In continuing with working on building my own credo for software, I’m starting to really get to the heart of the matter as I ponder “religious experiences” with peaks, plateaus and valley’s in the context of making software.  I almost skipped this section because I wasn’t sure this would really fit in with looking at software.  As I was debating this in my mind, my friend, Lanette, was in town, and I mentioned it to her.  “Oh, there’s religion here.” She said. “What do you believe in strongly enough to sacrifice your standing in the community?” she asked.


We all end up with our own strong beliefs about software eventually.  It’s those “a-ha” moments or the sad lessons from “death march” projects that ultimately show us what works for making software and what doesn’t.  These experiences are the peaks, plateaus or valleys of our working life and we earn them.  I would even go so far as to say that it’s not just the practical experience we have in software but the lessons we bring from outside into software that also shape us as software makers.  Connecting our experiences with what we learn from them ultimately results in beliefs we feel strongly about, and when we talk about these beliefs with others they become an expression of who we are.


Here are a few posts that, to me, look like they revolve around a deep realization or experience the writer has had in connection to the making of software.  If you read them, think about whether each one is a peak, a plateau or a valley.


Word Count: A Happy Surprise by Elisabeth Hendrickson

Selenium Meetup West Coast Style by Lanette Creamer

Off the Beaten Track by Trish Khoo

Against Kanban by Chris McMahon


After reading through the posts, I went back through my own looking for one where I was taking a strong stand.  Even though I consider myself an opinionated person, this was more challenging than I thought it would be, but I ended up choosing “My Post About Gender and Diversity.”  When I wrote that post, I very much felt backed into a corner.  This wasn’t a post I ever would have written if I hadn’t felt unfairly pushed into it (there’s no excuse for that, not even a great post), but I guess that’s life, and ultimately, I’m quite proud of what I wrote.


Working through these has given me the desire to uncover more of my beliefs and to write about them.  I’m also thinking about peak or plateau experiences I’ve had as a way to round out some of the negative experiences.  I love Elisabeth’s post because she has this great peak experience that justifies opinions she already had.


If you’d like to consider your own experiences and how they connect to your beliefs, here are a few questions to get you started:


Have you ever had an ecstatic experience while working with software?
Have you ever made deep realizations about the way you work or about the work that makes you happiest?  Have you ever realized that you needed to change course with something you were doing in a big way?


CSS & Web Performance – Awakening the speed demon

Greyhound in the "roach" sleeping po...
Image via Wikipedia

This post is a wrap-up of some of the things I’ve been learning about performance.  It includes some follow-up from my last post on isolating performance problems with Firebug

One of the comments from my earlier post  suggested that this is also baked into Chrome.  Although I work for Mozilla which means I spend most of my time using Firefox, I have no problem duly noting that Chrome contains some excellent tools for looking at performance as well.   In this post, I’m actually going to show how Chrome can be used to get a sense of front-end performance.  (If you think that Mozilla and Google are adversaries, you might want to have a look at this and this.)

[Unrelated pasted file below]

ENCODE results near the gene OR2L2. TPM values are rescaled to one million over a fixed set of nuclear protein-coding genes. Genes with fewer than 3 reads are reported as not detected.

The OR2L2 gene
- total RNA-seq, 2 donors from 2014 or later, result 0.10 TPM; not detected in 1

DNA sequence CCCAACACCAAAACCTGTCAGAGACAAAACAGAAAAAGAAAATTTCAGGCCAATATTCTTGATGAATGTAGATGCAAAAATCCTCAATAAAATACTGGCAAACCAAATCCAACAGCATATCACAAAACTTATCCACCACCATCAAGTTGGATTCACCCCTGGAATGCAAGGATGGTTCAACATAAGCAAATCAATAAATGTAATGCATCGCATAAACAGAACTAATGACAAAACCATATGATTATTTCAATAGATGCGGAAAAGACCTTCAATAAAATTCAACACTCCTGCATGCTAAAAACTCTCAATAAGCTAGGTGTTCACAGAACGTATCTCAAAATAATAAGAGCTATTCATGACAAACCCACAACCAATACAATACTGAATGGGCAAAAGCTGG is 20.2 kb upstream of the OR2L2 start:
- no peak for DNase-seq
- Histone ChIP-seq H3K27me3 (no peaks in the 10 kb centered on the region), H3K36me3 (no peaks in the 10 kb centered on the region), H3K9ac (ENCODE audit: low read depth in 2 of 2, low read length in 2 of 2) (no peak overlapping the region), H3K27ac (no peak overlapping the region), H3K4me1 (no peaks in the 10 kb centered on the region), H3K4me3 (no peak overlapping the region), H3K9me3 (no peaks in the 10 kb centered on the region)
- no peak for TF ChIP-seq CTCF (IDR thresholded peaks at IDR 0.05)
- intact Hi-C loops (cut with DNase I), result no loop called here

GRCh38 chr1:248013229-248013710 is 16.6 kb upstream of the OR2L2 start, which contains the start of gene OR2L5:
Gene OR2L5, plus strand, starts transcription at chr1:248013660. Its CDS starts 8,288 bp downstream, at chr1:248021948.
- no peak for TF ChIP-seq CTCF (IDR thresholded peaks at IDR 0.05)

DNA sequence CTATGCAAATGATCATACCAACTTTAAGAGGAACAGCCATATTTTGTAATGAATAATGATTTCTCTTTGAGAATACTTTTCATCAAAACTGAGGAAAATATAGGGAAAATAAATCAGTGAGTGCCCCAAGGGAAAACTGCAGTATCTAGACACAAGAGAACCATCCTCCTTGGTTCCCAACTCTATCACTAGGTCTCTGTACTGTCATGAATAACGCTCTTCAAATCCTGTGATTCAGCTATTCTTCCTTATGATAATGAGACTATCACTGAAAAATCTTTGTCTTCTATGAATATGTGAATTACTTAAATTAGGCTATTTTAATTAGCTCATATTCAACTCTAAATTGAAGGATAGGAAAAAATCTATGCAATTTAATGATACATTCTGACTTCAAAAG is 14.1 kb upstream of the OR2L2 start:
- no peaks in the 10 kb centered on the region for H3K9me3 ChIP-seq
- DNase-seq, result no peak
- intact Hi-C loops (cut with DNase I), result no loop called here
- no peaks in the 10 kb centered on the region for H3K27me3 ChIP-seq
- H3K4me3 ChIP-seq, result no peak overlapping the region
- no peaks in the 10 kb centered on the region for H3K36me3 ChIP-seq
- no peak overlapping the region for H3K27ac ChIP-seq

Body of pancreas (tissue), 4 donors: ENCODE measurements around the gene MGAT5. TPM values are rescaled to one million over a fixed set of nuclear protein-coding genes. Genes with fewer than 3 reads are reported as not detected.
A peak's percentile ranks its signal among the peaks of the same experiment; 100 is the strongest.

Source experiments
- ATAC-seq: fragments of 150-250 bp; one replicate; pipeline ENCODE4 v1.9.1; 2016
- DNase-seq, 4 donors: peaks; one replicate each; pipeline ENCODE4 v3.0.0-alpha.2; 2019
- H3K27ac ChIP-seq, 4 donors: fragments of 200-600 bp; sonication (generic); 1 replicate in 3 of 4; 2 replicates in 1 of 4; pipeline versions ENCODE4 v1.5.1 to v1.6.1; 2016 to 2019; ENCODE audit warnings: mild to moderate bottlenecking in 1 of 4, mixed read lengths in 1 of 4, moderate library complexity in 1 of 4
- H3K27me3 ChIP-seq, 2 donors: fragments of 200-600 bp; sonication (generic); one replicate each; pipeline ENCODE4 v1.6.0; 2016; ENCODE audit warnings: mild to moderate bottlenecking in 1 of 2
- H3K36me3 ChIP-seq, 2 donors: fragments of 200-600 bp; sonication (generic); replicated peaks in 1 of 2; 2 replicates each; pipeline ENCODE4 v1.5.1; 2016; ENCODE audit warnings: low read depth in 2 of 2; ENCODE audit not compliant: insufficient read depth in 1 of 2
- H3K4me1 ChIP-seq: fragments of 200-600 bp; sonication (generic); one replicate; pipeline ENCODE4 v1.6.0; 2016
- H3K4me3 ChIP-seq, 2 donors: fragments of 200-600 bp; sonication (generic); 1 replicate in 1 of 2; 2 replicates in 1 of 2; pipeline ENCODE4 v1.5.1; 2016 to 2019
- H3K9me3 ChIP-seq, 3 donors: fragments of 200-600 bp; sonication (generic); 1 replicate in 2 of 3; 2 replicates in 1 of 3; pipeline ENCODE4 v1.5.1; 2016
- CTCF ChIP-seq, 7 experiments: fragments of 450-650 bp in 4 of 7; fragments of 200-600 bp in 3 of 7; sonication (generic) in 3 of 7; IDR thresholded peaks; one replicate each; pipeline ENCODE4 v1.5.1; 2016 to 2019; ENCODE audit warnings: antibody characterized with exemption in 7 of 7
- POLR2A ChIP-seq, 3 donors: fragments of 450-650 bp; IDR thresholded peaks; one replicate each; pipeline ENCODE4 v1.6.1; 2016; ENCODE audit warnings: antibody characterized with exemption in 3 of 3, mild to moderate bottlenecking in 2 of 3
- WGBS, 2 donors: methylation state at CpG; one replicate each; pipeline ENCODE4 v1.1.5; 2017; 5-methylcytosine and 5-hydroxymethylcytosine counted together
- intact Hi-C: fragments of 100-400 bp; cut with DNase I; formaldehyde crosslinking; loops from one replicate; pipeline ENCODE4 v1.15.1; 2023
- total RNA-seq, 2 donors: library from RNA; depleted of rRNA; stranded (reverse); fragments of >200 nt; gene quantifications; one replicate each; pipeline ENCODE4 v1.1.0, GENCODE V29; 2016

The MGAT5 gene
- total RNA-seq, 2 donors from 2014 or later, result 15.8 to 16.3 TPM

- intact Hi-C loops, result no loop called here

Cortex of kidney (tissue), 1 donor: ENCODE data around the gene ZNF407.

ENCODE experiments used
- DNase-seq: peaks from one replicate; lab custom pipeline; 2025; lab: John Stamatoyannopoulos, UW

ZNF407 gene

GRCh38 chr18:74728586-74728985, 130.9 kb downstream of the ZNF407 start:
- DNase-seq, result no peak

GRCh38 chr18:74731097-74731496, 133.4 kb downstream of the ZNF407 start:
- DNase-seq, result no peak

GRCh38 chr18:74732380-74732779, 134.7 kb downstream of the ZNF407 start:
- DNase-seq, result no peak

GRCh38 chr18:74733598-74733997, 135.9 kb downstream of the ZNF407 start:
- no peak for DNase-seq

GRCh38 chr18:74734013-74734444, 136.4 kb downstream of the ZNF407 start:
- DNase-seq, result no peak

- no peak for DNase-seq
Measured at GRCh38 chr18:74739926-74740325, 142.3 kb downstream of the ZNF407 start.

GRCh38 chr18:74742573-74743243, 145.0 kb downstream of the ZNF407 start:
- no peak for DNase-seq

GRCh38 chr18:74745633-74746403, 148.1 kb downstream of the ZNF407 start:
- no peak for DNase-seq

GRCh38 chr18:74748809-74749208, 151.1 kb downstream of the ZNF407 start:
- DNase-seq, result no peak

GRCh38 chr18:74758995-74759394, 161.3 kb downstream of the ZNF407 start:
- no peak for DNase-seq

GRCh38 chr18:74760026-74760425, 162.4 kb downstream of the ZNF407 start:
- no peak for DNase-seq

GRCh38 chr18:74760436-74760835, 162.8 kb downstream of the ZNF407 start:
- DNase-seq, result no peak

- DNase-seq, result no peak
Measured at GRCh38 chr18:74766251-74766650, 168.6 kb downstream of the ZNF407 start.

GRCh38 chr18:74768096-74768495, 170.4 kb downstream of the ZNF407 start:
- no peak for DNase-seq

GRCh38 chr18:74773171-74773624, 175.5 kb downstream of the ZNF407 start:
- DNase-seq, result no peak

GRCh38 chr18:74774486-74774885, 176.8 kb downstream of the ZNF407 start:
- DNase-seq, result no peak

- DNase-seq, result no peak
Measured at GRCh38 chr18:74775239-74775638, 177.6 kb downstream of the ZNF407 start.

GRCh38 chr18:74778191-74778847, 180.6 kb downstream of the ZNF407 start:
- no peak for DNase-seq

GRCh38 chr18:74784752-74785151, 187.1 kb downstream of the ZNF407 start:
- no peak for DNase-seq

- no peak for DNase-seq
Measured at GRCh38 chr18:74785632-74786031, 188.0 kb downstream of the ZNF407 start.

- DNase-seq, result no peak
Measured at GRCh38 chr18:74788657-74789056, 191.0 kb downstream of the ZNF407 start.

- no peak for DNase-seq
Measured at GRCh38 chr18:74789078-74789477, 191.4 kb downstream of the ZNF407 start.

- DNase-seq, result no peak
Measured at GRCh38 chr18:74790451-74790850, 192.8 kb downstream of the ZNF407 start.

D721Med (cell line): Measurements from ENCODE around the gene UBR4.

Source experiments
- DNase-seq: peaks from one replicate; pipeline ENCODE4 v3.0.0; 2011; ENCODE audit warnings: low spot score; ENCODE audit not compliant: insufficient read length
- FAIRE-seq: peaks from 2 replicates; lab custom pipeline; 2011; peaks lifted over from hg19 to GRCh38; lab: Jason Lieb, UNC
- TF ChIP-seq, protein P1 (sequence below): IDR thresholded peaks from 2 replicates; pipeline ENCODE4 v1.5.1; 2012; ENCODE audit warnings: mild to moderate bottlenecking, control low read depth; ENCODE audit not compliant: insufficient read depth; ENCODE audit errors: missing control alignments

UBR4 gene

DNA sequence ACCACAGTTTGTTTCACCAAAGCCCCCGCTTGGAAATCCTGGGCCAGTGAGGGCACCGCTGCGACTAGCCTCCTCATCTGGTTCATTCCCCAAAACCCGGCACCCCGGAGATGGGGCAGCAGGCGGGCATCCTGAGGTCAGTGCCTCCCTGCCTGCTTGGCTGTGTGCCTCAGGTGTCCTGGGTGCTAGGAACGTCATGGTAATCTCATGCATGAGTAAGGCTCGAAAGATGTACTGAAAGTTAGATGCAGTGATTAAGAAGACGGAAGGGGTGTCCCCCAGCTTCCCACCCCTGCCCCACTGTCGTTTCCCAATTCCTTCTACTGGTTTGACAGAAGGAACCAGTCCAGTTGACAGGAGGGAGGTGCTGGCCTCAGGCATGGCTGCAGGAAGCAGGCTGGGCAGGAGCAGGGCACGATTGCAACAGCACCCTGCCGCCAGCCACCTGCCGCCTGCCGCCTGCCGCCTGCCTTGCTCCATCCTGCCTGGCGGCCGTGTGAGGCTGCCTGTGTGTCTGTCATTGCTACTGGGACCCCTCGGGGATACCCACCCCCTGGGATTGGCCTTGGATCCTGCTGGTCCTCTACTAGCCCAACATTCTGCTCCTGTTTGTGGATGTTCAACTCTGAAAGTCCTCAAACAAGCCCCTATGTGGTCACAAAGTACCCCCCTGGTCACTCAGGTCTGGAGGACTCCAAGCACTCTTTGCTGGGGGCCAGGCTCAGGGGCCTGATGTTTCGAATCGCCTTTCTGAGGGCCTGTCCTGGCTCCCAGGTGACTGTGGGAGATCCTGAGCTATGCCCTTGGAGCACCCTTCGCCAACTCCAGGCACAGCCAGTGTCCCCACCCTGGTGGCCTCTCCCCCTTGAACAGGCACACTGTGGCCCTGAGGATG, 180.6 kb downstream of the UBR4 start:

Let’s put some definition around front-end and back-end performance.  In my previous post, I was looking at calls going to the back end server and how long those were taking.  That’s back-end performance.  When we talk about front-end performance, we’re concerned with HTML, Javascript and CSS performance.  Admittedly, I knew absolutely nothing about this side of performance before attending an HTML5 conference in September aside from some googling I did which resulted in this guerilla post.  Note that I wrote that post before I saw this talk by Steve Souders, creator of YSlow.  The talk itself was quite an awakening, and afterward, I knew I had lots more homework to do. (This link is to a similar presentation done by Steve at a JS Meetup a week or so later.)


After the conference, in addition to hunkering down and learning more about CSS, I started looking through both of Steve’s books, High Performance Web-sites and Even Faster Websites.  Both of these show that there is a lot which can be done for performance on both the front-end and the back-end.  Since he works for Google, there is some cross-pollination of his ideas and the information you get out of  Chrome’s developer tools.  An example of this cross-pollination is Chrome’s ability to do an audit of front-end performance. To get to this functionality, open Chrome, click on the wrench in the top right corner (I hear this is a spanner in the UK) -> tools -> Developer Tools.  This will open the Developer tools, from there, click on the “Audits” tab.  If you are already on the page you want audited, you can select select “load page and refresh browser” to get more accurate results.


Here’s a screenshot of an audit for

A Chrome Audit of Addons

Some of what I noticed in here maps to suggestions in the book, “High Performance Web-Sites.”  For example, one of the suggestions is that some of the components being downloaded need to be gzipped.   This is the same as zipping files so that they are small enough to send through email only in the context of a web-page and http request.  There is a header which can be added to http requests so that the response you get back from the server is zipped.  Who knew!!!